Moving on, My Lovely Mr. Singing Club, the traffic situation in Vietnam makes Bangkok seem so normal and civilised; like a tranquil river-side village. You really need to keep your whits about you. Scooters rule the road with an approximate 1,000,000:1 ratio with cars, and they come from all directions. Two of our friends had accidents, and we witnessed two more. Surprisingly though, it’s extremely easy to cross the road. You just walk out at a slow yet constant pace, and everyone goes around you. It’s as easy as getting your hand-bag stolen and totally beats using traffic lights. THE CAR HORNS THOUGH!!!!! Oh. My. Buddha. If I ever need to hear another “singing” Vietnamese horn, that’ll be the end of me. Try sleeping on a night bus or travelling five hours with not just a ‘beep’ everyone 20 seconds, but a SINGING horn… I’m still disturbed. Not even two packets of Oreo’s and 30 minutes of listening to High School Musical songs made me feel better.
The highlight from Nha Trang would be the boat trip we did. We were excited about a day of diving in the blue ocean and visiting some beautiful island beaches, but let’s say we got more than we bargained for. It was all very normal until lunch time. We were the only white people as well as the only people who weren’t about 40 or 50. All was peaceful. As soon as the food came out however, they seemed to think that really loud David Guetta music was appropriate. Interesting. When they announced our ears would be blessed with their live rock band, we decided it was time to sunbathe upstairs. Sadly we left out earplugs at home. There was no time to get bored though, because then the floating bar was in the water and, before we knew it, there was an erotic dancer dacing on the bar! If that was not enough, he proceeded to stick plastic cups over his nipples. AND THEN the most boring looking old man in the world climbed to the top of the boat, jumped off and started drinking wine in the water. Well, we were in such a state of shock…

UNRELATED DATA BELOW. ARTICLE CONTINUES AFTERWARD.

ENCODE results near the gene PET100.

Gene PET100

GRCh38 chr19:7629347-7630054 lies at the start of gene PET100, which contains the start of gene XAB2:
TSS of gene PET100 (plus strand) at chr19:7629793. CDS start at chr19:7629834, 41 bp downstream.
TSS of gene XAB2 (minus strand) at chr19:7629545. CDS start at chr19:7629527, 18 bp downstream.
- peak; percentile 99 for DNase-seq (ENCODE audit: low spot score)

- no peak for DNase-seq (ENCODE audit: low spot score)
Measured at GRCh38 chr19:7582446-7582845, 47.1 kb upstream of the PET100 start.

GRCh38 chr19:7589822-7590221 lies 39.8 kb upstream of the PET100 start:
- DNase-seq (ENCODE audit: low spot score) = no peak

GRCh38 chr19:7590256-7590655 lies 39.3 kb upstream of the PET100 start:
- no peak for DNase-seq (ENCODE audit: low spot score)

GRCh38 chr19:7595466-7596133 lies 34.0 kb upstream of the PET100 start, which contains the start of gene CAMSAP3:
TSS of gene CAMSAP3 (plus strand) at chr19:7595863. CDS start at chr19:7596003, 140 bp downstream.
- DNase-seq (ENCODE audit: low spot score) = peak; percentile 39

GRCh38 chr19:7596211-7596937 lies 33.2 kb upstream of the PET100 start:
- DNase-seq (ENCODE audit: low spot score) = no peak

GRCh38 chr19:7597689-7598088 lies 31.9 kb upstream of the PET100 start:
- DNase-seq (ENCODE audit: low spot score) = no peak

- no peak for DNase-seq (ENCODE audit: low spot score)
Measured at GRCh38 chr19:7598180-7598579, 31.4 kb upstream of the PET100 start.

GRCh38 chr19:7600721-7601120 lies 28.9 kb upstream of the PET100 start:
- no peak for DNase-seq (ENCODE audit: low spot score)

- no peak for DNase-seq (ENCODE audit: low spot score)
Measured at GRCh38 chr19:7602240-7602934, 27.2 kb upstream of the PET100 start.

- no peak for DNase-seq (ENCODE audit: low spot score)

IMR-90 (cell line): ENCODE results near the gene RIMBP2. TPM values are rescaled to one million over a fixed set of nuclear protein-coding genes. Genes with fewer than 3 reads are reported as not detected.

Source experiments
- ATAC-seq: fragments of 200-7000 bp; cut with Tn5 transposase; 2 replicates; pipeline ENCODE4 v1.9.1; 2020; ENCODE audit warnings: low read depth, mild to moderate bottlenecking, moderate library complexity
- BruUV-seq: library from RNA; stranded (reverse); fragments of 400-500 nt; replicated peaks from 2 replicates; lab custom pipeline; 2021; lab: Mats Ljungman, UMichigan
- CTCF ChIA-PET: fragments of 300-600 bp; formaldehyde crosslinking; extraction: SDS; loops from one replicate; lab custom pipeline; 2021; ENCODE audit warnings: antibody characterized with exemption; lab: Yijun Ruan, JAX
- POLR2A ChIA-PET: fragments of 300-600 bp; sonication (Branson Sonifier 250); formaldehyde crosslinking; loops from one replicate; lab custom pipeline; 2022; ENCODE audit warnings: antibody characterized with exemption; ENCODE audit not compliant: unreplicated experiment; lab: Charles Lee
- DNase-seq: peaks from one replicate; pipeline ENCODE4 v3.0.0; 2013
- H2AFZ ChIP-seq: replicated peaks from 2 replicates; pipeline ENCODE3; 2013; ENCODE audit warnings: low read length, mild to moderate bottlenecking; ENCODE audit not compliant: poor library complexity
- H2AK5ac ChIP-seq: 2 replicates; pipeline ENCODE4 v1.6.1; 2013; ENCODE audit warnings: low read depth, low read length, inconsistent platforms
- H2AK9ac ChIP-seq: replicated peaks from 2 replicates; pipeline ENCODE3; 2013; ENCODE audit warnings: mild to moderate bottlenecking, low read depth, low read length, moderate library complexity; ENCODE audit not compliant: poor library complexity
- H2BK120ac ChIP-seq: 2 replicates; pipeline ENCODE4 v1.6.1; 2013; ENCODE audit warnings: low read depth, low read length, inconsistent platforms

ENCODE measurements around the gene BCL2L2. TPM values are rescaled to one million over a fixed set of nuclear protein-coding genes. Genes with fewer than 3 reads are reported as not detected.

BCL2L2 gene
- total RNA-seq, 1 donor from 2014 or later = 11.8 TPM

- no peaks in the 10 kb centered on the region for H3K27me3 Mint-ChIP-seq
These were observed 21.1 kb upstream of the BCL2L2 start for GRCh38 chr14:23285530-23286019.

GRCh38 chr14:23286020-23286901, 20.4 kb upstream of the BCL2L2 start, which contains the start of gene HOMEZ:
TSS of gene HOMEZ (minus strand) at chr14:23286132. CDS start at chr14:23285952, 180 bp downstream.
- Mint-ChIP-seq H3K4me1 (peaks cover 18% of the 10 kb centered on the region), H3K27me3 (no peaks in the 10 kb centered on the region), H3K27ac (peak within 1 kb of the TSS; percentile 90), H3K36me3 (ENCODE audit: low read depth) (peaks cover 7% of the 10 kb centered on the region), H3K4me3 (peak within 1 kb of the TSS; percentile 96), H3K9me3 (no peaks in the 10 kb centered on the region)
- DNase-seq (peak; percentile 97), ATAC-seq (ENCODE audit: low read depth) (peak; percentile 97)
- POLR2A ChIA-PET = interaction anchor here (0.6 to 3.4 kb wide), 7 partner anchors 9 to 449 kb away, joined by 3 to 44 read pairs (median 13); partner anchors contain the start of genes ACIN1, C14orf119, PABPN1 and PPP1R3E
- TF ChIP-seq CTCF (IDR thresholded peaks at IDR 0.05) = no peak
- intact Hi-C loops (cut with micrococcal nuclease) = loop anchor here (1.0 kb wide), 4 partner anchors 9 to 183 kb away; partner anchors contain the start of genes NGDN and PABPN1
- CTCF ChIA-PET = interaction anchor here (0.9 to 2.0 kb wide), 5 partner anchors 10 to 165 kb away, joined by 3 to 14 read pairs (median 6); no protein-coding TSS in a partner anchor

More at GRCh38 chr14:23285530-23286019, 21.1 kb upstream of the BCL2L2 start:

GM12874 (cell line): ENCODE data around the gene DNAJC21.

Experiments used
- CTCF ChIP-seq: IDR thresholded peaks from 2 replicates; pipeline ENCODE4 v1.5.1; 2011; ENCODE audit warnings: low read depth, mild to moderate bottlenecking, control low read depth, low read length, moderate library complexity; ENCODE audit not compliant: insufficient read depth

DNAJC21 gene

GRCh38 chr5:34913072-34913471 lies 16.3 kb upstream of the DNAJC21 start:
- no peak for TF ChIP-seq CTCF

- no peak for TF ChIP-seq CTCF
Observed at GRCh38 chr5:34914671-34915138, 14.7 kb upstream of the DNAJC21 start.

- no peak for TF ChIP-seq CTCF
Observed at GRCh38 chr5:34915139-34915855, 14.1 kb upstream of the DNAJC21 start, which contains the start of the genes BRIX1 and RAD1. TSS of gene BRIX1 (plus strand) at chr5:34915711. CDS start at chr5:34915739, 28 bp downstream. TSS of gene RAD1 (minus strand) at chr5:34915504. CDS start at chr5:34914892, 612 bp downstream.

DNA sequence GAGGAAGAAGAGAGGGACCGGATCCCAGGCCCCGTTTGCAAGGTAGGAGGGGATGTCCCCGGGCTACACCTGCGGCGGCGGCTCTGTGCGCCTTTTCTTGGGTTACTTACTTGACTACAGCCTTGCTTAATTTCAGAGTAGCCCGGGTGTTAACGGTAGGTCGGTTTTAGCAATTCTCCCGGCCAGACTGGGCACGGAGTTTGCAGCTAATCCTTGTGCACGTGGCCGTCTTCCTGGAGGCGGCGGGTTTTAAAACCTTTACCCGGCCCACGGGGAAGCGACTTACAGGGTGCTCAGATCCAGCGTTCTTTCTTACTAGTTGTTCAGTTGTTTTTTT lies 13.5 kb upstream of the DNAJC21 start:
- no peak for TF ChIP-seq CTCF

Fast-forwarding to Ha Long Bay – it is stunning. It is amazing. It is spiritual. It is cultural. It is a ‘must do’ before you go blind. And if you flirt with the travel agent whilst playing with his cheeks, it costs only $50 for two days and one night. The bay features thousands of limestone karsts and isles in various sizes and shapes. They are so beautiful you can literally sit there for hours (looking out, obviously) and not cease to be dazzled. The one thing I can’t let slip though is the dirtiness of the water. There is so much rubbish and oil on the surface it is sickening. I guess it is pollution on a small level in comparison to Western style pollution, but when the surroundings are so beautiful you can’t help but be disgusted and upset. It reminded me of this time when I was hiking through the Peruvian jungle and a Peruvian child threw his Inca Cola bottle into trees. I said it’s probably best he doesn’t do it and should pick it up. He said, “Oh, it doesn’t matter. We’re in the mountains. No one cares.” GRRRR… that is when you should care the most! The highlight of this Vietnamese highlight would be swimming at dusk among this isles. In a patch of clean water, it felt so phenomenal and unreal! Simply magical.
Hanoi is super vibrant and well worth a stop over. The food is so tastey! I will miss Vietnamese food. Also, the locals do this funny thing, where they sit on street corners drinking tea and eating seeds… they look like birds and the ground is covered in seed shells!
As I leave you today, one month and 10 days before I come home, I would like you take three key points away. Firstly, don’t start a war – it never ends well for anyone. Secondly, don’t pollute Ha Long Bay or the Peruvian Jungle. Thirdly, and finally, come on a University exchange to Bangkok – you’re never in Bangkok and never at University!
You know I dislike you immensely Floods,
No XOXO for you,
P.S. I just got sent my end of year assignment for I&O Psychology, as I can no longer attend the final exam. This is the assignment guideline: “select 2 topics and write 3 pages each.” This really redefines vague.